WASHINGTON — Recent U.S. Treasury Department rulings threaten a growing U.S. market for rice and other committees, a representative of the U.S. Rice Producers Association and USA Rice Federation told members of Congress.
“Cuba has grown to be among our top five largest single-country export markets for U.S. rice,” said Dennis DeLaughter, a rice producer from Edna, Texas, who testified at a hearing held by the House Agriculture Committee.
“Since December 2001, $1 billion of agricultural goods have already been delivered and paid for by Cuba, he said. “These purchases included shipments of nearly 320,000 tons of U.S. rice worth a reported $81 million. In 2004, the Cubans bought $64 million worth of U.S. rice — more than their purchases of any other commodity.”
DeLaughter noted the growth of the export market in Cuba has been possible because of the Trade Sanctions Reform and Export Enhancement Act (TSREEA) of 2000, which exempted sales of food and medicine from the exercise of any economic embargo against Cuba.
On Feb. 22, the Department of Treasury’s Office of Foreign Assets Control issued a final rule revising the regulations governing the payment terms permitted for the sale of licensed agricultural products to Cuba. The rule requires that Cuba pay for shipments of agricultural commodities before they leave U.S. ports.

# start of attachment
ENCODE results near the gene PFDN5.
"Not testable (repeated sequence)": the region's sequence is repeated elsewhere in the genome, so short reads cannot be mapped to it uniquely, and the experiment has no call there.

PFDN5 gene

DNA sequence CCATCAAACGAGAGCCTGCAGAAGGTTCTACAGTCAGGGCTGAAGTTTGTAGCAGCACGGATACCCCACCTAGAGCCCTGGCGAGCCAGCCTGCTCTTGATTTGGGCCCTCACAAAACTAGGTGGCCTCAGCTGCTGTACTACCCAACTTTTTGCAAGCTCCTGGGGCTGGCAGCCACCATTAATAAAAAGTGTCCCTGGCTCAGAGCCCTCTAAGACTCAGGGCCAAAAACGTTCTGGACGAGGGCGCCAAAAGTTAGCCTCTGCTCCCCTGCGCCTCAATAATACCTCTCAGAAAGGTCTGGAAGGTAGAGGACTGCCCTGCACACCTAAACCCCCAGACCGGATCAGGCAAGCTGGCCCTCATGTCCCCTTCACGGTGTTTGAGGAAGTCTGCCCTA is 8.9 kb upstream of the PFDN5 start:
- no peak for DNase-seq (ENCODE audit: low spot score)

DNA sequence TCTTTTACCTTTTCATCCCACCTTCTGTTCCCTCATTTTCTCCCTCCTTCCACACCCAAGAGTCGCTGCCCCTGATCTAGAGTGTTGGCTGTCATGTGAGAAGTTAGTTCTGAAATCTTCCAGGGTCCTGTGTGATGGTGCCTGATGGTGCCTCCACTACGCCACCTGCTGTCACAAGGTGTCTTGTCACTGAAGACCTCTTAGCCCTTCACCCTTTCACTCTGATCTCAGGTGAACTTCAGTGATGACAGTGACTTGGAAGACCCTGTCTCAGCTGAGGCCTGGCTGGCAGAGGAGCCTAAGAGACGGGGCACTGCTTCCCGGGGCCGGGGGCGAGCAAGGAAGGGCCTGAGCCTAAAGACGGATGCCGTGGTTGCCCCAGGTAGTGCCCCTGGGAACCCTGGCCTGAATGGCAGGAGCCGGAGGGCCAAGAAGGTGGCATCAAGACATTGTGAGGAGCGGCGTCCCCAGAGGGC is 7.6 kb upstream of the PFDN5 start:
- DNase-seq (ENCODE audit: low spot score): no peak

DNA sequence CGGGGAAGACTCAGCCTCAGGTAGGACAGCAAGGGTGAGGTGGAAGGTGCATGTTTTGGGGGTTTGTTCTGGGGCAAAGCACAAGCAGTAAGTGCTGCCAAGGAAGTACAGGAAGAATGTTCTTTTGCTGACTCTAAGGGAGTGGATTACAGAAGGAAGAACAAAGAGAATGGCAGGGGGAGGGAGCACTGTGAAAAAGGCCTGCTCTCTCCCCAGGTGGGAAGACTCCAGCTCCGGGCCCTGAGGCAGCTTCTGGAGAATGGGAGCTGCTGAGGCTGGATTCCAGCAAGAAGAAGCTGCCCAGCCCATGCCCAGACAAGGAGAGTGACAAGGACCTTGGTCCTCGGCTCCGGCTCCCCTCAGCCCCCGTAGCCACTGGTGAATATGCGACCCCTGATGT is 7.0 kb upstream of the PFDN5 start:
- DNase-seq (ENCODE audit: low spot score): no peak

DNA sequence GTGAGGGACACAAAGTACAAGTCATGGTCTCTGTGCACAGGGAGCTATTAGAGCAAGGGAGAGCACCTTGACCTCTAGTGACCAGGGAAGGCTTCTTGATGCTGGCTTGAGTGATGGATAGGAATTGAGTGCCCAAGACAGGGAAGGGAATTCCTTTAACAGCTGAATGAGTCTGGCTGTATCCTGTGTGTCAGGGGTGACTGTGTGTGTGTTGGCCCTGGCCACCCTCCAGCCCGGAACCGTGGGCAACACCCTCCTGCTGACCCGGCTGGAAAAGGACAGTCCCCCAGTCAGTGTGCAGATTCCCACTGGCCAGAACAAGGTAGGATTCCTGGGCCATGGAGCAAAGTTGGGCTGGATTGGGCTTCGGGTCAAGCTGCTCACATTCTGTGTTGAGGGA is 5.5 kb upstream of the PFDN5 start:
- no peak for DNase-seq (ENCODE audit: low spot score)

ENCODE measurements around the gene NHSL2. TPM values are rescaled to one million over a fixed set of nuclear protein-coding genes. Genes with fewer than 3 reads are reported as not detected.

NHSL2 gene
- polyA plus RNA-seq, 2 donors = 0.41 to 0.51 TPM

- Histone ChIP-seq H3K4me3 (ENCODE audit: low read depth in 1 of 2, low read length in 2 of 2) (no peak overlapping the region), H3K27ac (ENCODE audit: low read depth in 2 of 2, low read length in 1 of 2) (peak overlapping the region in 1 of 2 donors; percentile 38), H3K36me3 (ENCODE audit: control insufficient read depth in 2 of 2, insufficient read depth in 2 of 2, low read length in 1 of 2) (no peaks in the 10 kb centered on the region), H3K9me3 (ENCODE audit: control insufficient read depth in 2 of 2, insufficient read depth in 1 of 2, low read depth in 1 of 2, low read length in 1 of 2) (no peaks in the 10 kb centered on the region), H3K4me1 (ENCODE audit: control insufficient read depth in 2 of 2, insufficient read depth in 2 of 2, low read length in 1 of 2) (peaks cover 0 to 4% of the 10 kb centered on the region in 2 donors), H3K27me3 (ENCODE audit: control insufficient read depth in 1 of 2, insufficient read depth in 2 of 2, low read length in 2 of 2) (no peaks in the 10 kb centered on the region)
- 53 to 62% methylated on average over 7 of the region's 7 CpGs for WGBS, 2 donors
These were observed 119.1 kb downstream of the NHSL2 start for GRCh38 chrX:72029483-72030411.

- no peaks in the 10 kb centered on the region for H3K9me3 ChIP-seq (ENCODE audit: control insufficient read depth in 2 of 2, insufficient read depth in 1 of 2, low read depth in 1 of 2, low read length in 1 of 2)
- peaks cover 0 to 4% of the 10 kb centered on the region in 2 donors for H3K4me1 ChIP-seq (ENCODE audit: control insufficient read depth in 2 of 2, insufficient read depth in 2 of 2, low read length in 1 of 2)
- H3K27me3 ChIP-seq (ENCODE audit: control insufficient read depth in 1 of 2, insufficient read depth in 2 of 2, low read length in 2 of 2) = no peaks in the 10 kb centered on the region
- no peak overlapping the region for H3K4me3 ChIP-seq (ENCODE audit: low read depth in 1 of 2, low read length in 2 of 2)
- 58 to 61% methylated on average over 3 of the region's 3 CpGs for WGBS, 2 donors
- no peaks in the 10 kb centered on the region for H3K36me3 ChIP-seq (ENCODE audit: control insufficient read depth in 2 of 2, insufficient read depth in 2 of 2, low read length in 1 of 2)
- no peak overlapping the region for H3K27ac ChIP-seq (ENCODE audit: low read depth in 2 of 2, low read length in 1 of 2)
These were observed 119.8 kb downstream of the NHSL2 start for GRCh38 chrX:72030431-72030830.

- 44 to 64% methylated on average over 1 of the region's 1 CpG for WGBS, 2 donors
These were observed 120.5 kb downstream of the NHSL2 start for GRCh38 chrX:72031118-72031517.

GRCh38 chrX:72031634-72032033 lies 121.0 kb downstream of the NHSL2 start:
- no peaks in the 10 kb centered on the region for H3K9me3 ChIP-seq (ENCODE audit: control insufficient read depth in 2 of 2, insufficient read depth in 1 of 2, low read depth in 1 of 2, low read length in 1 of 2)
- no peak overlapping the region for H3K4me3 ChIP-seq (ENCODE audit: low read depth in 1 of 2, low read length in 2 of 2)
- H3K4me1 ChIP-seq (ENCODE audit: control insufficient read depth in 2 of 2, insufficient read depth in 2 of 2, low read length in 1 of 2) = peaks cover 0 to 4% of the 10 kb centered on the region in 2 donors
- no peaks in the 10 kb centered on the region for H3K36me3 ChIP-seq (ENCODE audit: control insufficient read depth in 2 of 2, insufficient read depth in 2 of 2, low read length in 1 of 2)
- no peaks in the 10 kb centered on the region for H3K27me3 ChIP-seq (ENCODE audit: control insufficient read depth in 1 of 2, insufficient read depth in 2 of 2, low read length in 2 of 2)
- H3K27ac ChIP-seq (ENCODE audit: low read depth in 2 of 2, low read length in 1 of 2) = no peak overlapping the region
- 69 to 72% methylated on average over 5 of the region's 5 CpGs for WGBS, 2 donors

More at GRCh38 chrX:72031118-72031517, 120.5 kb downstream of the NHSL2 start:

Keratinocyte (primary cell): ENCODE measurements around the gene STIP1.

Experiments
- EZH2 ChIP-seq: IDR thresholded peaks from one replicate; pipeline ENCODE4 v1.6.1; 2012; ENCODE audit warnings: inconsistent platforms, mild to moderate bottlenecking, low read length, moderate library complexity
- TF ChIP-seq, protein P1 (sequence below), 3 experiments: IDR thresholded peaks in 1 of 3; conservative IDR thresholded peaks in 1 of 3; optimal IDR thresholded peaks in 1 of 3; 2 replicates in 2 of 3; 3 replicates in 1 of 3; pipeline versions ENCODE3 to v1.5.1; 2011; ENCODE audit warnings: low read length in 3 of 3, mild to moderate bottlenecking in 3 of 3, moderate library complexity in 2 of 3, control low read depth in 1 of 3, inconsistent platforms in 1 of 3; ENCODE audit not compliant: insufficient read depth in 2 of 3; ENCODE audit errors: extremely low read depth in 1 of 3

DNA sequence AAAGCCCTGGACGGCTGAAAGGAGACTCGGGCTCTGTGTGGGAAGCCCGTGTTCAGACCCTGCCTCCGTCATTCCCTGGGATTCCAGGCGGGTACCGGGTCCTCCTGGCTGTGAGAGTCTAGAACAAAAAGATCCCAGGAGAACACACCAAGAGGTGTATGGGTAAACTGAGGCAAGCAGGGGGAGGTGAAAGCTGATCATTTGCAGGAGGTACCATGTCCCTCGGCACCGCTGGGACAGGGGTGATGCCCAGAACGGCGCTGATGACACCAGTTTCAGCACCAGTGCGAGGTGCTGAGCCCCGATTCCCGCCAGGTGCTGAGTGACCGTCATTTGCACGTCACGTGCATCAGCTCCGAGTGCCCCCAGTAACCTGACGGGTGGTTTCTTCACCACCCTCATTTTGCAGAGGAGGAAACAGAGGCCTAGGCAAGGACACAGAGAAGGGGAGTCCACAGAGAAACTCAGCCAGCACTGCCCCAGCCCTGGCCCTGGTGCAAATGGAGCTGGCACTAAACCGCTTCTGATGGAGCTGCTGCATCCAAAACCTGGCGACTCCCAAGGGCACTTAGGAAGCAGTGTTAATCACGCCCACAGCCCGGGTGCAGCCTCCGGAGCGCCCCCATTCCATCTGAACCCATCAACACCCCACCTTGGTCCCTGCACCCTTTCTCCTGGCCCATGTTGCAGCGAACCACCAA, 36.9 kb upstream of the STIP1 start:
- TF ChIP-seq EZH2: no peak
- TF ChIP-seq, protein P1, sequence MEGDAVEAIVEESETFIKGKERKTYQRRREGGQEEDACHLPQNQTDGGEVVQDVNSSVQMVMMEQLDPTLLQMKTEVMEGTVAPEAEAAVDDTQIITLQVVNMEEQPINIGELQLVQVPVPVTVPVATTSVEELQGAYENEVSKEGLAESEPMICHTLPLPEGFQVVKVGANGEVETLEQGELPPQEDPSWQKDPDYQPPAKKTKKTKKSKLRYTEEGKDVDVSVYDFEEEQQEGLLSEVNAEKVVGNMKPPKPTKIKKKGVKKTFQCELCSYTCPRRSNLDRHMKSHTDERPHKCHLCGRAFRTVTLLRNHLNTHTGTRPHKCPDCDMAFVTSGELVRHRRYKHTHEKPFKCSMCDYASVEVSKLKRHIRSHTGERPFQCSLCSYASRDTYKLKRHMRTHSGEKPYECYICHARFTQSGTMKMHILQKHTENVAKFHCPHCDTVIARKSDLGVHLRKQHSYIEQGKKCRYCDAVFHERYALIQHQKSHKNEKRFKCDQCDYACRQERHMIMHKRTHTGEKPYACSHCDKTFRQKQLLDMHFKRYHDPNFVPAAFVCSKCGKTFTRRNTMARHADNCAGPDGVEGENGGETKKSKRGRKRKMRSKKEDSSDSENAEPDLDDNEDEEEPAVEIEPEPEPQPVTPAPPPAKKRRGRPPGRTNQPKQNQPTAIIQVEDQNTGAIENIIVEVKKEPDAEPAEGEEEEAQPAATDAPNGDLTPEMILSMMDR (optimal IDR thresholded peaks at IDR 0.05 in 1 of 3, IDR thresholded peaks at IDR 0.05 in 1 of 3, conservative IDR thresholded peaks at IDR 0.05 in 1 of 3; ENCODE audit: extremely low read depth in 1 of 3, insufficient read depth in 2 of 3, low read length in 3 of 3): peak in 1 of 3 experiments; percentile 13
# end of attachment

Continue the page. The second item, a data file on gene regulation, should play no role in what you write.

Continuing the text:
“The final rule is not consistent with the 2000 act and will negatively impact export sales and the livelihoods of U.S. farmers,” DeLaughter said. “The final rule sends the wrong message that American agriculture is not a reliable supplier.
While DeLaughter and other commodity organization members were testifying before the House Ag Committee, Sen. Saxby Chambliss, R-Ga., introduced legislation that would amend the TSREEA to clarify allowable payment terms for sales of agricultural commodities and products to Cuba.
“TSREEA was meant to expand access for agricultural producers to the Cuban market,” Chambliss said in a speech on the Senate floor. “By taking into consideration the unique nature of agriculture trade with Cuba, my legislation intends to overturn OFAC’s new definition of ‘cash in advance.’ We should not be making it harder to export agricultural products when the United States is experiencing a massive trade deficit.”
In DeLaughter’s testimony, the U.S. rice industry asked Congress to help address this issue in one of following ways:
• Reverse the OFAC final rule
• Allow all existing contracts to be honored
• Reiterate and clarify the existing law by implementing H.R. 719, the Agricultural Export Facilitation Act of 2005
• Insist on strict future compliance with the 2000 Export Enhancement Act provision that prohibits the imposition of new trade restrictions or conditions without prior approval by Congress.
“We are particularly concerned that we risk losing a potential $100 million market that is so close to our own shores,” DeLaughter said. “The loss of this market would be especially acute because there are so many other markets that are already unavailable to us because of tariff and non-tariff barriers, or by other unilateral sanctions imposed by our own government.”
“All we are asking is that the law be allowed to operate as Congress intended, and that the U.S. industry have an opportunity to compete for this very promising market, without undue restriction from our own government,” DeLaughter said.